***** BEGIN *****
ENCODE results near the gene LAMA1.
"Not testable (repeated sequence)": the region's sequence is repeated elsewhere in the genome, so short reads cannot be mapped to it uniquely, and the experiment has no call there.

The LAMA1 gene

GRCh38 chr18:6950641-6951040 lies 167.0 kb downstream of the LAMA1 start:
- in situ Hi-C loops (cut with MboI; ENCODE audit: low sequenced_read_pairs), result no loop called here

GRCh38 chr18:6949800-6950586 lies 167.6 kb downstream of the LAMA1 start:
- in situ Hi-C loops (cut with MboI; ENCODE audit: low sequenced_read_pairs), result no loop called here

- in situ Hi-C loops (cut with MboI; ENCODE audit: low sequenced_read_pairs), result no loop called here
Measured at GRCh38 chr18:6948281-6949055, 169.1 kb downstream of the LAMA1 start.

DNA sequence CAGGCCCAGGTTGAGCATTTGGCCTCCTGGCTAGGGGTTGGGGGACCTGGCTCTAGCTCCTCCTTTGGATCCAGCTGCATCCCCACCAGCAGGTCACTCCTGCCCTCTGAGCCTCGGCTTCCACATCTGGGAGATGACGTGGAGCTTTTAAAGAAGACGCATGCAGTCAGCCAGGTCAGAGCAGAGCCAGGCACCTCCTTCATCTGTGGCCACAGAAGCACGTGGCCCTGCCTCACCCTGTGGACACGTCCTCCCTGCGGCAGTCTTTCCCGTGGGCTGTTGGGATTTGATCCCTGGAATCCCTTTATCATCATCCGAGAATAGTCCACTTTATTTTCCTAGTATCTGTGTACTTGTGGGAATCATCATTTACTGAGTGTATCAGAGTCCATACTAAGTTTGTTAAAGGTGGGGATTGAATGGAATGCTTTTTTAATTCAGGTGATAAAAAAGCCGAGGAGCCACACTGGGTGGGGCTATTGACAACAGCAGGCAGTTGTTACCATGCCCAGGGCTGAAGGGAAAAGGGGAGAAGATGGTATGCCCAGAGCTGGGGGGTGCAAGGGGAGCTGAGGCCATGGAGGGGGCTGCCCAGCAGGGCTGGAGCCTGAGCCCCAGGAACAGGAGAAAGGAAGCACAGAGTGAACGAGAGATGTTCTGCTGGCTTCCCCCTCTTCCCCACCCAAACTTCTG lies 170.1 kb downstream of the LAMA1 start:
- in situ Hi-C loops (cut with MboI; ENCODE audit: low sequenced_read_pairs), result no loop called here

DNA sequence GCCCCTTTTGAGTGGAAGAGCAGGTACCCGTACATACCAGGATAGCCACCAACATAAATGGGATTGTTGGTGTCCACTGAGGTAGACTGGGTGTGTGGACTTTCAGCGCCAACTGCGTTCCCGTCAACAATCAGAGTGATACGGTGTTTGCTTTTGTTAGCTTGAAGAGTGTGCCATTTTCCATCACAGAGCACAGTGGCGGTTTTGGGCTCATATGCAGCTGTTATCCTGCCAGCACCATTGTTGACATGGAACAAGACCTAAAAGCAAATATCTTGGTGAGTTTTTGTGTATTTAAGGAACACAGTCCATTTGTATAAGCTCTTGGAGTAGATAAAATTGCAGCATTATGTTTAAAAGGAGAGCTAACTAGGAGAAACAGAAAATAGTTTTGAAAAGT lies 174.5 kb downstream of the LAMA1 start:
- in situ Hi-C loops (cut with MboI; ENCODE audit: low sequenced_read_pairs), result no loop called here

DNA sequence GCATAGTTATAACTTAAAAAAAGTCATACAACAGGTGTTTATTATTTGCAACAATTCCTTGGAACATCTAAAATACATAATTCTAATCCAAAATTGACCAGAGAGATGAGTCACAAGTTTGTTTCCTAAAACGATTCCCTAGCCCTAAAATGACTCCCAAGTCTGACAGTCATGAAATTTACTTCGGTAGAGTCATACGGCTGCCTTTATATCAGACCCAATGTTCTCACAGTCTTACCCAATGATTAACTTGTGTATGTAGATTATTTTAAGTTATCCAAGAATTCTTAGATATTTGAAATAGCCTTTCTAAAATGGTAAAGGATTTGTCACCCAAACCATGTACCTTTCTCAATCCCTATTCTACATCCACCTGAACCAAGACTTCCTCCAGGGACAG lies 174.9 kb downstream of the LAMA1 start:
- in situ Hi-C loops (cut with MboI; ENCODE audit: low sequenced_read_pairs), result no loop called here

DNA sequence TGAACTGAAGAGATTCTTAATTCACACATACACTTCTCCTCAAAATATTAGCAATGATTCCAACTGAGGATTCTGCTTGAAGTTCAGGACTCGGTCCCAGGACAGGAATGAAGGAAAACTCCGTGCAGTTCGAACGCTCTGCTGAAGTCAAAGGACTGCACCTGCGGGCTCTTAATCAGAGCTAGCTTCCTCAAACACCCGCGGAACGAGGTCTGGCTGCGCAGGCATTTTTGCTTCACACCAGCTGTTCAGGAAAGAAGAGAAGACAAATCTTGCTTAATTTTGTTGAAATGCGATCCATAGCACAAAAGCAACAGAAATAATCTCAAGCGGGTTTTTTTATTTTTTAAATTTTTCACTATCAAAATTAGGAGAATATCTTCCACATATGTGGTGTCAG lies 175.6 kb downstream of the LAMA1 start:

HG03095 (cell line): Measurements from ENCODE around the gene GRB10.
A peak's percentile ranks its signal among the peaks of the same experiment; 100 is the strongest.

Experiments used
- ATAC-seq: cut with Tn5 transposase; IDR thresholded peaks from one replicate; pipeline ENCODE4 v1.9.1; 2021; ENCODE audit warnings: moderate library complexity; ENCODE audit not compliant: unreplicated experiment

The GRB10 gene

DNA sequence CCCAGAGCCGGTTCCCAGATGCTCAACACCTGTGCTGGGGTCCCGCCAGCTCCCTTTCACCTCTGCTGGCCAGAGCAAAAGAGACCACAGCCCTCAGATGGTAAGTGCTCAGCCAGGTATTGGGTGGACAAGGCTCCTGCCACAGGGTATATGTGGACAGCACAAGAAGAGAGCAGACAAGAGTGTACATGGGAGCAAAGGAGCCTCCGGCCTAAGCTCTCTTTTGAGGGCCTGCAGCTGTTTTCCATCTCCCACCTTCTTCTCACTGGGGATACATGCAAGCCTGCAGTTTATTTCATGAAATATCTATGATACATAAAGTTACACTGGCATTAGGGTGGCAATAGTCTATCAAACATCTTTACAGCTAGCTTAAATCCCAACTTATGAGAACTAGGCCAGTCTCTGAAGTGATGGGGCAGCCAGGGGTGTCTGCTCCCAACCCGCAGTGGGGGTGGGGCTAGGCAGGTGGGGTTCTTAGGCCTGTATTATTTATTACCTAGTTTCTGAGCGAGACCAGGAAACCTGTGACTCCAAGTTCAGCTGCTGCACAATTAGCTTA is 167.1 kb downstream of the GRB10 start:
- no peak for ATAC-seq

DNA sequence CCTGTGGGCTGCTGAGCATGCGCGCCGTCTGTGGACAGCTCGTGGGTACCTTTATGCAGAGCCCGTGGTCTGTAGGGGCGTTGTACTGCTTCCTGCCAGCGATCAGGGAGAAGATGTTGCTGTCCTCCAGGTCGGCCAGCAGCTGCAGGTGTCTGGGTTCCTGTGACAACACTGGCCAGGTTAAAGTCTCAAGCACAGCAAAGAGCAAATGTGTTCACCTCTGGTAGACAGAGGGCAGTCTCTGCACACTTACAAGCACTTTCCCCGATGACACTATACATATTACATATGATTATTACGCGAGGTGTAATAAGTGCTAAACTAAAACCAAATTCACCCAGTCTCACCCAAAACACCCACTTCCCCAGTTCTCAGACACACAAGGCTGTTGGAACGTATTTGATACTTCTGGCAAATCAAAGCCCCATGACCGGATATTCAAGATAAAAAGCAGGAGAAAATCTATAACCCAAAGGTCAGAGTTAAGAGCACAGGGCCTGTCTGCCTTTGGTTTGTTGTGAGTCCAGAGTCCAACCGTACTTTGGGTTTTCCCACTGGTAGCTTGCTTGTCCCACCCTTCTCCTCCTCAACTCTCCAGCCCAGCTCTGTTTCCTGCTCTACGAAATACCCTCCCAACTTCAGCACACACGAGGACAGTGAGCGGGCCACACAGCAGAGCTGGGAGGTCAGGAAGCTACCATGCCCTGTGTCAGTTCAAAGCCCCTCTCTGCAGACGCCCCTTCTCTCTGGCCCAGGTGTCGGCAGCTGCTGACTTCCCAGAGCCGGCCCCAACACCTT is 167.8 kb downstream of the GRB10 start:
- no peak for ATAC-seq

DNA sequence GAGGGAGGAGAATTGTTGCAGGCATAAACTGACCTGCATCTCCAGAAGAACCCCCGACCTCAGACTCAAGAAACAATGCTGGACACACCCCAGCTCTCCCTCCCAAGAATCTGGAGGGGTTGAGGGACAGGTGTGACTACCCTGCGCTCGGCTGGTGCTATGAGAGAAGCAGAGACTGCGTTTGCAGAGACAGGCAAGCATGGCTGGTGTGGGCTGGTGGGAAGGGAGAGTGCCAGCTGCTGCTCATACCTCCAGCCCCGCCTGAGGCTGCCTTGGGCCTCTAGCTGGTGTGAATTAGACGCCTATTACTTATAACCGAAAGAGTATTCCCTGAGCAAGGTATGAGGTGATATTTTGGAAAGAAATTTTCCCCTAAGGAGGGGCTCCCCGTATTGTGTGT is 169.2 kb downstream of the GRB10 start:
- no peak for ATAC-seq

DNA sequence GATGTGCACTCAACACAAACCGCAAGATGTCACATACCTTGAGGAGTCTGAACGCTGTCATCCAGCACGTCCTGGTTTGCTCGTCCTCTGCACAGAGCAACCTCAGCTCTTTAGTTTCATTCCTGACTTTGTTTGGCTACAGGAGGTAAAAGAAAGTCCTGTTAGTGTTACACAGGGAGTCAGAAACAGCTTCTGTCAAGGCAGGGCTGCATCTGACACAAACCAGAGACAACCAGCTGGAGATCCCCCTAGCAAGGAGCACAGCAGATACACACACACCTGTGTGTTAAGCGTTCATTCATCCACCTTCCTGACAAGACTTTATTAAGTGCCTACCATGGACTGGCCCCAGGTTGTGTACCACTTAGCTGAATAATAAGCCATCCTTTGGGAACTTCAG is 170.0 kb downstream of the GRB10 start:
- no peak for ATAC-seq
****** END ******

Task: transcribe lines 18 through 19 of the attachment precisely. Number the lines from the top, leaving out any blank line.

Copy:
A peak's percentile ranks its signal among the peaks of the same experiment; 100 is the strongest.

Experiments used